by Lesley George
I’ll admit—I have spent hours skimming through fanfiction, picking the perfect tag to fit into the hyper-specific story I wanted to read: friends to lovers, fluff, slice of life, alternate universe (AU). There is something euphoric about being able to find a story so acutely tailored to my tastes; the only thing that could ruin the experience for me would be a misuse of a story tag [“Please use story tags correctly!” I cried]. Tropes and tags are a staple within the fandom realm and exist to satisfy the fans desire for curated content, made by other fans, involving their favorite characters. But can these markers exist outside fandom culture?
Of course, there are differences between fanfiction and published literature, as there already exists an understanding of the characters, the setting (if the fanfiction isn’t an alternate universe), and a general love for the original piece. Regardless of those differences, there are fans who write novel length fiction that could very easily exist as a published piece; I once read an 80k word piece of fanfiction, but found myself struggling to pick up a 200 page novel that likely had a similar word count. I want to explore this struggle for a moment.
I, like many others, struggle with getting into reading novels due to not knowing what the book actually consists of. Published literature has recently even switched from having their blurbs on the back of the book, to the inner jacket sleeve—that itself can feel like more work for those who have strayed away from the literary world.
Now, that is not to say that there is anything wrong with having a bit of mystery to a novel’s genre—in fact, I acknowledge that there is something exciting about blindly reading a novel! Still, the hanging question is: how can published literature benefit from openly disclosing the tropes within it?
During the promotion of his book Infinity Reaper, YA author, Adam Silvera, outlined the tropes involved in the piece. He says, “I hope people keep discovering my series with a gay chosen one + a power hungry influencer + a bisexual vigilante + a bisexual shape-shifter.” What Silvera is doing here is teasing at some of the core features of the story—that is the benefit of using trope markers to describe a narrative piece. He directly outlines, without spoiling the full story, what readers can be expected to engage with. In addition to a strong blurb, any writer can use this technique to successfully market their books to fanfiction readers. Bookstores, including Barnes and Noble, have already begun to implement this tactic by setting up “As Seen on #BookTok” or “Arranged Marriage Romance” tables, for example. There are a lot of readers who want the experience of something tailored to their specific niches and interests without having to waste time reading 100 pages before realizing it isn’t something they enjoy.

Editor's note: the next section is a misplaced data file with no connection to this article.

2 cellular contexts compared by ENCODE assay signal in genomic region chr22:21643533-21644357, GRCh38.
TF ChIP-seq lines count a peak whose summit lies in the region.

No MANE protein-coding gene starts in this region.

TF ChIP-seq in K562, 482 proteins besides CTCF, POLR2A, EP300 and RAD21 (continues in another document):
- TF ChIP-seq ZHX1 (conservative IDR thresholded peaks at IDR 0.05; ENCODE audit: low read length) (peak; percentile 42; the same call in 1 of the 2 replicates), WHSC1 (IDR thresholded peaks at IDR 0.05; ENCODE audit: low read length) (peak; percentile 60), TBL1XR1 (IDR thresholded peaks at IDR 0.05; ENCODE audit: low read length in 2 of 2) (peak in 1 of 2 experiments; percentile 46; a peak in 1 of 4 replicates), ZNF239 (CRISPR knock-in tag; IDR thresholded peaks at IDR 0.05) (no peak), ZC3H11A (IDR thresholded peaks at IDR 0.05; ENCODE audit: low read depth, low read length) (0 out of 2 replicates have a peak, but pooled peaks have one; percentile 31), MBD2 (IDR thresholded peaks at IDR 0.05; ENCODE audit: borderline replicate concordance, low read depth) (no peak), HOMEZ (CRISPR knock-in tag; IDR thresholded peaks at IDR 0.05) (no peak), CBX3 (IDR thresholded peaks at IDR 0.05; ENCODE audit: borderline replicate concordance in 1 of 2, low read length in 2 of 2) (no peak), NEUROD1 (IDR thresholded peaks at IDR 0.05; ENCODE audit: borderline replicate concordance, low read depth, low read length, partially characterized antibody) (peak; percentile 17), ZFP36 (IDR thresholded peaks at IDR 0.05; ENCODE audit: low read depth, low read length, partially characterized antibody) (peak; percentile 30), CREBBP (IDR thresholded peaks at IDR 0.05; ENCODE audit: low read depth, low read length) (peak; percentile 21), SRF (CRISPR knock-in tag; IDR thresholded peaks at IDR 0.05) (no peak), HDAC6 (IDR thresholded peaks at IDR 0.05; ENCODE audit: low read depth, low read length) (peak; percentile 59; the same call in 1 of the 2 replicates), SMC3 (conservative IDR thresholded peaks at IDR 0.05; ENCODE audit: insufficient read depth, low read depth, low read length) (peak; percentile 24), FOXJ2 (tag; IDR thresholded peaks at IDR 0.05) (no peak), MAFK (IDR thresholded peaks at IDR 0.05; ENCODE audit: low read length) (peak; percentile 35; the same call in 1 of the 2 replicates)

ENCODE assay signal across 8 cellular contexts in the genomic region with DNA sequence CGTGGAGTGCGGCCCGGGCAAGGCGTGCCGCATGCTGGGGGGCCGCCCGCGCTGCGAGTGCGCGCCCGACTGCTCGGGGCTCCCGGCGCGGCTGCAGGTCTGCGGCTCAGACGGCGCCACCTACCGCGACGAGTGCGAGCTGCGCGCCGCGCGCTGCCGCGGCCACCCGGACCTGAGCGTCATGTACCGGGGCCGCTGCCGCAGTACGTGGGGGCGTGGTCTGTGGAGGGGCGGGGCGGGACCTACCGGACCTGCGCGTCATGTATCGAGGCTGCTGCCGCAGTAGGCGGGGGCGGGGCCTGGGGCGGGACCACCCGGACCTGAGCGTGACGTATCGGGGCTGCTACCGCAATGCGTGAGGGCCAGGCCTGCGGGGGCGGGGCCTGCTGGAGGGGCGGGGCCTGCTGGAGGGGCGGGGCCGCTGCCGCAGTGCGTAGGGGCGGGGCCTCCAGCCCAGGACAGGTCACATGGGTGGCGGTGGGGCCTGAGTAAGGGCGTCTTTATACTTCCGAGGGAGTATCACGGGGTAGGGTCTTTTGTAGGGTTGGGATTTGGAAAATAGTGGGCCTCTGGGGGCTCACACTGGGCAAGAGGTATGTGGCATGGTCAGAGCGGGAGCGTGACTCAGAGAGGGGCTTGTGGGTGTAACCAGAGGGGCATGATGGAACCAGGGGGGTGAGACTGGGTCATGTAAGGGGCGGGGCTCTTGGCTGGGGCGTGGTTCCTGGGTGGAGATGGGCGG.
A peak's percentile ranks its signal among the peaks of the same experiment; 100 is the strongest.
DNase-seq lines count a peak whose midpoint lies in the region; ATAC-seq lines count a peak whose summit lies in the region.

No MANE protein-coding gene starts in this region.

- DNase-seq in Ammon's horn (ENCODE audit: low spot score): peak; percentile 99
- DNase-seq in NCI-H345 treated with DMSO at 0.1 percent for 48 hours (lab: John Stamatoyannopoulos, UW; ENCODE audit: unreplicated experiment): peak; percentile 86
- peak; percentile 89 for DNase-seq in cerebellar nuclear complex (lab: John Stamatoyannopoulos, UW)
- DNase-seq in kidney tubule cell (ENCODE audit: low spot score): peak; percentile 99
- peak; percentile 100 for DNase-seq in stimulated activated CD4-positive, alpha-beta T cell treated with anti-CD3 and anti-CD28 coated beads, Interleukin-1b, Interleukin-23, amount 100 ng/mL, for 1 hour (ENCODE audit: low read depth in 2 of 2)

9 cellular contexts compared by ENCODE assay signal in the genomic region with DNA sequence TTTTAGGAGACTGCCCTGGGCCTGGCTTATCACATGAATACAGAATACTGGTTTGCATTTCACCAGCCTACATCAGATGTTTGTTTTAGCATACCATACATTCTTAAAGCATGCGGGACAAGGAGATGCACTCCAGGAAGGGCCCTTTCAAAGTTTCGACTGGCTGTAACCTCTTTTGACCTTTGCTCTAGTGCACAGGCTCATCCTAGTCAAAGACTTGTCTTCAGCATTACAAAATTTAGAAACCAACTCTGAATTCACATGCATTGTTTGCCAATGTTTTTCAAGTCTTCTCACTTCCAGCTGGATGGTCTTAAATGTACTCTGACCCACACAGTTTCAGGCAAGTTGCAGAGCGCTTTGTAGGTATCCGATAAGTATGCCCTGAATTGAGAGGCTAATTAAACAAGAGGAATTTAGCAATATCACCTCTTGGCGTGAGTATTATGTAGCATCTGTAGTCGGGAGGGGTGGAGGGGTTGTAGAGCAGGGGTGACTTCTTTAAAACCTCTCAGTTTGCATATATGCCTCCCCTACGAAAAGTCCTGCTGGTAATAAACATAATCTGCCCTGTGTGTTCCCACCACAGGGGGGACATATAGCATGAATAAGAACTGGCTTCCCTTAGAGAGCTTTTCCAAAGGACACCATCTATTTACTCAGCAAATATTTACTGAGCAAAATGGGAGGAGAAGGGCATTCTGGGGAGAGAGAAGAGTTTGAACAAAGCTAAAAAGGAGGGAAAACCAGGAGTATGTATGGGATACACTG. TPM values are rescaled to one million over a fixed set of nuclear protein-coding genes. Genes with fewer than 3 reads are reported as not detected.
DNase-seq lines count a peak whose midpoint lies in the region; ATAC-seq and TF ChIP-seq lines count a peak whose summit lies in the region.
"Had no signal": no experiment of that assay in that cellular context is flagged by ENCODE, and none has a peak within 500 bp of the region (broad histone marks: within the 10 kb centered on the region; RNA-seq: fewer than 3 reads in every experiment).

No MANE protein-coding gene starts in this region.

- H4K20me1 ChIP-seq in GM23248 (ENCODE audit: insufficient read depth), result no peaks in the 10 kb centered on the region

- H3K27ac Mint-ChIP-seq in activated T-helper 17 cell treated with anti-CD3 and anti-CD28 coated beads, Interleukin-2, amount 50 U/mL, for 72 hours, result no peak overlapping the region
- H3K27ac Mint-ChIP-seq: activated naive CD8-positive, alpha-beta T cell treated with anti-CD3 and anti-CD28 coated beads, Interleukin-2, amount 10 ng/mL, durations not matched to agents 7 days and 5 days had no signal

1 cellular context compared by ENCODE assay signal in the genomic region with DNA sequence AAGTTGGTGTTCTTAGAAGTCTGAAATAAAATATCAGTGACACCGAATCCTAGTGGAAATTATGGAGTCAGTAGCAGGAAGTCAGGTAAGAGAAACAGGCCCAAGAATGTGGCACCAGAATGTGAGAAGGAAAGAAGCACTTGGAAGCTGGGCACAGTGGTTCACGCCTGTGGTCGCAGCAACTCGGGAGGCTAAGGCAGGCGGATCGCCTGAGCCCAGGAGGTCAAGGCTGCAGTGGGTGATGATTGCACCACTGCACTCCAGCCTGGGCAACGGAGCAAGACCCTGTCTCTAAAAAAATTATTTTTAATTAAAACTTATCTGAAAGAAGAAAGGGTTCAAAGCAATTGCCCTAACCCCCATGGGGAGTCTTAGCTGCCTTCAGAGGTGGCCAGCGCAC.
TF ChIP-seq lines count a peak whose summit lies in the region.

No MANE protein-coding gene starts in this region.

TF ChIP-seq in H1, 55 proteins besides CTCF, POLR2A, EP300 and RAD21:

I want to emphasize that the usage of trope markers is inherently different from that of a cross-genre label; for example, describing a novel as a science fiction romance novel doesn’t actually explain what kind of book it is, just what genre conventions it is adhering to. Take that same cross-genre definition and a trope marker and now you may very well have a science fiction romance novel that contains angst and enemies to lovers--see how this is more specific? It doesn’t tell you anything about the characters other than suggesting that their relationship starts off bad and that there will be sad parts to their story. The central narrative aspects are not revealed, but readers do enter into the text with a clearer sense of what to expect.
One issue with migrating to this method of book promotion is that it relies heavily on the preexisting knowledge of fandom terminology. Not all novel readers also read fanfiction, and there are many people who have never heard of that niche of popular culture before either, despite how common it may seem to those inside of the fandom bubble. While the existence of trope markers isn’t new, adding this to the current genre conventions may be confusing for some people, but it may also bring in a wave of new readers who have either strayed away from published literature or have never felt drawn to a specific novel based on the blurb alone.
As both a writer and reader of fanfiction, I have seen the perks of using tropes to describe the narratives I am creating and consuming--as long as the tropes work alongside a blurb or synopsis to give further context to what is contained in a piece of literature. Ultimately, using this tactic will help readers have a better literary experience as they will be able to tailor their interests to a specific story. In a modern literary world, authors should strive to not only tell a story that they are passionate about, but to also welcome change and fluidity in the genres they are writing in–even if that means brushing up on some pop culture!